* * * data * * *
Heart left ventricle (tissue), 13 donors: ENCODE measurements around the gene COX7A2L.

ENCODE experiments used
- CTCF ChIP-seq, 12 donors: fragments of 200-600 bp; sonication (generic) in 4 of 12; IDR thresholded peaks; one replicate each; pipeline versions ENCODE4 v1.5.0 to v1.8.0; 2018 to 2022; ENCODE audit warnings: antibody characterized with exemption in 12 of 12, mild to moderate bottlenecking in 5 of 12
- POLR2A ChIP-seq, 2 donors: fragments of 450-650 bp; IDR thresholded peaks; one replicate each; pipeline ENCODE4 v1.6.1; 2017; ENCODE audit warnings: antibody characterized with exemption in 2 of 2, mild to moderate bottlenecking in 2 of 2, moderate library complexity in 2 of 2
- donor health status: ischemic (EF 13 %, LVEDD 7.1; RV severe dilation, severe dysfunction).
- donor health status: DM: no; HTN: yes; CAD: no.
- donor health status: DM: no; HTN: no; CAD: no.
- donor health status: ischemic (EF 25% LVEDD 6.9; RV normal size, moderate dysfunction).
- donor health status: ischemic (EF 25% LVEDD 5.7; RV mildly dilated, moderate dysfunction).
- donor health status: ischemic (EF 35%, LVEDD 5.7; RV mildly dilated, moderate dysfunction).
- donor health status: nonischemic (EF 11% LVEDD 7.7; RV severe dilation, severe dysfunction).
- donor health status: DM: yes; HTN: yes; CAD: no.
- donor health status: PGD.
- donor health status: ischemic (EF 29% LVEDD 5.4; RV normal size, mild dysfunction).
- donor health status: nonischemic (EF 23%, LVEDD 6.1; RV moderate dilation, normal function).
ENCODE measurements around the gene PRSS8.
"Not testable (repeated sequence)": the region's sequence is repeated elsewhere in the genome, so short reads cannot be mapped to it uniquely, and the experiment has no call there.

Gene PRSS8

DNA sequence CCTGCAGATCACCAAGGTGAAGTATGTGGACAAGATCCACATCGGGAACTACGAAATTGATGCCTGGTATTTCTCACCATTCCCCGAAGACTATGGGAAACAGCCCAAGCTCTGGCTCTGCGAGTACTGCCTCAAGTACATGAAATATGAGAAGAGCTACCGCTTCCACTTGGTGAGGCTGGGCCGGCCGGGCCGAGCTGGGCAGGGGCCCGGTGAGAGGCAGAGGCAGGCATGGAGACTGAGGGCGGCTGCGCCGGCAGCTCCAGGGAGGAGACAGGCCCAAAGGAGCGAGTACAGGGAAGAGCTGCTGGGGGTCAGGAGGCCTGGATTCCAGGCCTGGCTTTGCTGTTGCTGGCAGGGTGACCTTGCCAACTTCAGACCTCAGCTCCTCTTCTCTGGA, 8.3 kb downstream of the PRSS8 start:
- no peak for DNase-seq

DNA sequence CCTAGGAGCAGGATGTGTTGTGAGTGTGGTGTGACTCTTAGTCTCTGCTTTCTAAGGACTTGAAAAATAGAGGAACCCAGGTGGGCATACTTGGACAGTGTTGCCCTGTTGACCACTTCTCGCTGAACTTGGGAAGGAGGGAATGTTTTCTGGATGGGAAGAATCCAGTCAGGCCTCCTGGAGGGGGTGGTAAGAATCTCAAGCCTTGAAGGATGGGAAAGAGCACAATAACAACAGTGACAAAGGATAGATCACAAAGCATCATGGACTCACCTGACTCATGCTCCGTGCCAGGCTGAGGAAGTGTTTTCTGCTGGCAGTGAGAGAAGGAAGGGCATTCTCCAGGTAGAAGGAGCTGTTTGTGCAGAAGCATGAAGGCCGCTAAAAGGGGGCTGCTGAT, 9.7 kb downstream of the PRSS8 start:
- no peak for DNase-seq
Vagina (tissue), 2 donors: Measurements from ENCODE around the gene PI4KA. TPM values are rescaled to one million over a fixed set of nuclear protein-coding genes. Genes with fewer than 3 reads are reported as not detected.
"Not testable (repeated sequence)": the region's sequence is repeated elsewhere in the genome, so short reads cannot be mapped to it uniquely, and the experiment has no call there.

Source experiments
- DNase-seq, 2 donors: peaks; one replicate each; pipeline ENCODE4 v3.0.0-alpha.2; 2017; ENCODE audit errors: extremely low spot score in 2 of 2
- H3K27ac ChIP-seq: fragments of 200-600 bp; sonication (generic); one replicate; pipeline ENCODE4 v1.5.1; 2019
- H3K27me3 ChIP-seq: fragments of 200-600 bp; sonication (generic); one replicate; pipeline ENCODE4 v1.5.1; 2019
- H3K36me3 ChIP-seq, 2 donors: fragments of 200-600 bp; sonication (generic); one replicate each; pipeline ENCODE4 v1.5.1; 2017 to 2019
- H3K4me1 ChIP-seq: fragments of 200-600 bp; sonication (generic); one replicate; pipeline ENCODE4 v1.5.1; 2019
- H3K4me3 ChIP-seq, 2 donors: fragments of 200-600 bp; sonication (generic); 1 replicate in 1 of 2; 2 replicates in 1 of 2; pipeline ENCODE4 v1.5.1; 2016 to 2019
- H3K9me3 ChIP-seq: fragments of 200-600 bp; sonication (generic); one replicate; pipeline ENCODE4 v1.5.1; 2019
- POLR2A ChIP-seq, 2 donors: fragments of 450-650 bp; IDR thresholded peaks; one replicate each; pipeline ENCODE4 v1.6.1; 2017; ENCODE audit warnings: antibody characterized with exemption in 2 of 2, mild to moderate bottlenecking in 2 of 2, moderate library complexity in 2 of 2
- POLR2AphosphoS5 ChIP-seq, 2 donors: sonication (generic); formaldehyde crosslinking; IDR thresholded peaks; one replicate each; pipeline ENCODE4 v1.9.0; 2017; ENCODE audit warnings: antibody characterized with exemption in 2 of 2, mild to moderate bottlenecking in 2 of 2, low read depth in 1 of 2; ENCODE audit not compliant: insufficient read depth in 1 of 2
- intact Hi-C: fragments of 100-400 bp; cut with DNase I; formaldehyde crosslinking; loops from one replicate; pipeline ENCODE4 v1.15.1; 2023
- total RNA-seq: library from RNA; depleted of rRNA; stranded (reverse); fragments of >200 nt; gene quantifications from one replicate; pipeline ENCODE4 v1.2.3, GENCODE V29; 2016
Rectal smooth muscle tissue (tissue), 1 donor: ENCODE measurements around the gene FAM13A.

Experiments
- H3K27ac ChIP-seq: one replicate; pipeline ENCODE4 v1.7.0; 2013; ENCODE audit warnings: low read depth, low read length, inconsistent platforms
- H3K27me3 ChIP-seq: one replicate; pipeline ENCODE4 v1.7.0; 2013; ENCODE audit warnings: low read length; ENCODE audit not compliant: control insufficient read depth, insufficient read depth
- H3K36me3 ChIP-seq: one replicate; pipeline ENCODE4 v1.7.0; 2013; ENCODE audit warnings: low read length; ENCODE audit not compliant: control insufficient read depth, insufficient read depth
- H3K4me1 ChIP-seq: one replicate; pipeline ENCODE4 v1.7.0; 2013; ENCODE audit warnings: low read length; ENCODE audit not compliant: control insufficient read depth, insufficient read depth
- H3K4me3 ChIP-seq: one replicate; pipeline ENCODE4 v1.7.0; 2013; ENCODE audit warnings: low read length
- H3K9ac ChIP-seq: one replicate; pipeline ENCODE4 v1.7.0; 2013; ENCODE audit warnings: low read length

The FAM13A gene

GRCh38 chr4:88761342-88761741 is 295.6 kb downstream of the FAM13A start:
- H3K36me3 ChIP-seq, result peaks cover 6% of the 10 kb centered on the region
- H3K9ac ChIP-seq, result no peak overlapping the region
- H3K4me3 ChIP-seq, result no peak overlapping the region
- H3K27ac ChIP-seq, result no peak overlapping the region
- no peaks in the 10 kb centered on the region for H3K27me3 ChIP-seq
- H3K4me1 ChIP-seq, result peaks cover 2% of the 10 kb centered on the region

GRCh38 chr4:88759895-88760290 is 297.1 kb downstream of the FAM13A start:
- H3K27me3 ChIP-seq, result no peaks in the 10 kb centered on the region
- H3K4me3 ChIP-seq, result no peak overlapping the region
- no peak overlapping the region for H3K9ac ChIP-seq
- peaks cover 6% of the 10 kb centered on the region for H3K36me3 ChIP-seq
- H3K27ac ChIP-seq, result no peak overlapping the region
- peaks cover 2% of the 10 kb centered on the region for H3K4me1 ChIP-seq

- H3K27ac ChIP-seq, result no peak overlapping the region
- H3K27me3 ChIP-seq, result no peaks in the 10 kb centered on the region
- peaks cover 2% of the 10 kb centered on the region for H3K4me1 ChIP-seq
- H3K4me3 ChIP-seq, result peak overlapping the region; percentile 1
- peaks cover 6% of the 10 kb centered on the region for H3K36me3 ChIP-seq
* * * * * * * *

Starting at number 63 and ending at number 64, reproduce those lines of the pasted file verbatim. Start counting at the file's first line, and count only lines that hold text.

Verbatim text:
- H3K4me3 ChIP-seq, result peak overlapping the region; percentile 1
- peaks cover 6% of the 10 kb centered on the region for H3K36me3 ChIP-seq